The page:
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عربي

Skin bleaching widespread in South Sudan despite the risks

Robert Obetia
Using creams to bleach the skin is all the rage in South Sudan, with school children and women increasingly using the products despite a slew of negative side effects.
21.12.2012  |  Juba
Contested beauty: A woman participating in the Miss South Sudan Beauty Contest 2012-2013, November 11.
Contested beauty: A woman participating in the Miss South Sudan Beauty Contest 2012-2013, November 11.

Until 2005 Kiden Salome had black skin but then she moved to Khartoum where she said she felt too dark in comparison to locals. She began to bleach her skin, joining a growing number of women using skin creams to artificially lighten their complexions.

Salome said she is encouraged by her husband Luke Dominic: He even some times buys for me the cream for bleaching, he is now very happy with the brown colour.”

My boyfriend Jimmy Loron told me to bleach.”
Poni Gune Shamera
Poni Gune Shamera, from Juba, agreed that there was social pressure to use the skin creams, saying that it was hard to get a husband without lighter skin. My boyfriend Jimmy Loron told me to bleach so that I can compete with East African, West African and Arab girls who are considered as the most beautiful girls in Juba city,” she said.

But the range of side effects triggered by bleaching are less well known. In 2003, Dr. S. Allen Counter of Harvard Medical School blamed skin lightening creams for the higher levels of mercury found in people, but particularly women, from Mexico, Saudi Arabia, Senegal, West Africa, and in Tanzania in East Africa. High levels of mercury are related to brain and kidney damage, and may spark psychiatric disorders and severe birth defects.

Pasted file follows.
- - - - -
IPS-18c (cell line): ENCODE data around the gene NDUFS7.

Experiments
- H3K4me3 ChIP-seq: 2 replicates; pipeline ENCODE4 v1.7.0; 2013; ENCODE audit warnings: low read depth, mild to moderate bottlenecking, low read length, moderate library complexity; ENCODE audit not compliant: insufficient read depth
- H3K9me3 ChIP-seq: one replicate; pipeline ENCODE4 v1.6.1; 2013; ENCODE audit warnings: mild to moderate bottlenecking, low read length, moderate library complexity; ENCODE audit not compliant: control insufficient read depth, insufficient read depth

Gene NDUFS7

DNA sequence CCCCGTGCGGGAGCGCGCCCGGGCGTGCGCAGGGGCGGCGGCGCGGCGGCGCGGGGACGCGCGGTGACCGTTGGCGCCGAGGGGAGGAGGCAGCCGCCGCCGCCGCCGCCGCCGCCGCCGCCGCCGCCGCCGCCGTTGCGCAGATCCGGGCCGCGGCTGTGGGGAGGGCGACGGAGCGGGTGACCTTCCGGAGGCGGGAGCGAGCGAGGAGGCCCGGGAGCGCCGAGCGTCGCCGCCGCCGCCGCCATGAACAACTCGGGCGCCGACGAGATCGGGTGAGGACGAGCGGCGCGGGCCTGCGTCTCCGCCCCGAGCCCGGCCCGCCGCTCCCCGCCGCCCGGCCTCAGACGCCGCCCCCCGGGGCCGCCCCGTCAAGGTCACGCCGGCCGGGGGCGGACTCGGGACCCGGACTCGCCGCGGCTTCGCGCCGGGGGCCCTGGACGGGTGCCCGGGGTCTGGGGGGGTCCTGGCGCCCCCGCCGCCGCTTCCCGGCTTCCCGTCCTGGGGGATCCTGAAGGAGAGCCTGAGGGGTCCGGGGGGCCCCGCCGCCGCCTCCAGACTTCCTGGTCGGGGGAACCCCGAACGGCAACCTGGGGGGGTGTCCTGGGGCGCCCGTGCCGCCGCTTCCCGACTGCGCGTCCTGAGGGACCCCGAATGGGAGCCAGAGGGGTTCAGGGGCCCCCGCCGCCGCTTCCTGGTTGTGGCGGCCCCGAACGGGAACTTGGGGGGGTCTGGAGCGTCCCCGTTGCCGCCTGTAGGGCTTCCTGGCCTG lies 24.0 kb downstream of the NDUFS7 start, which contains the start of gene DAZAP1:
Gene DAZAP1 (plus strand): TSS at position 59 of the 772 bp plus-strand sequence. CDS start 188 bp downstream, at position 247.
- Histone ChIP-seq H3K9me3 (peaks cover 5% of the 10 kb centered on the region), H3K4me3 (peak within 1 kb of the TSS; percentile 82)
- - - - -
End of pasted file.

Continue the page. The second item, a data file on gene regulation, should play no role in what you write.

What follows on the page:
The creams also reduce the amount of melanin in the skin, meaning people are vulnerable to UV rays and thus at risk of skin cancer.

Speaking to officials in Central Equatoria State Ministry of Social Welfare, Betty Sunday Abraham said bleaching is commonplace across South Sudan, especially in Central- and Eastern Equatoria states.

Scopas Duku, a man who works at the State Ministry of Agriculture urged for the practice to stop. He explained how his wife Marta Lokiri bleached her skin and when she went to hospital to give birth to baby, her light skin impeded the doctors from carrying out a necessary operation, leading to the death of their baby.

Why can’t we be happy with our dark skinned colour?”
Dr. Kuron Michael
Schools also report that girls often bleach their skin, sometimes copying the trend among female teachers. Recently the Juba Day School took action against the increasing numbers of girls flaunting the school rules and suspended twenty-four girls for bleaching their skin.

Dr. Kuron Michael of Juba Teaching Hospital said skin lightening creams are especially dangerous for pregnant women and HIV positive women.

Dr. Kuron added, for pregnant women, it sometimes affect the baby’s skin and the babies are at greater risk of catching malaria in the first few months of their lives.
 
He said he wished the government would ban the practice: Why can’t we be happy with our dark skinned colour?” Dr. Kuron asked.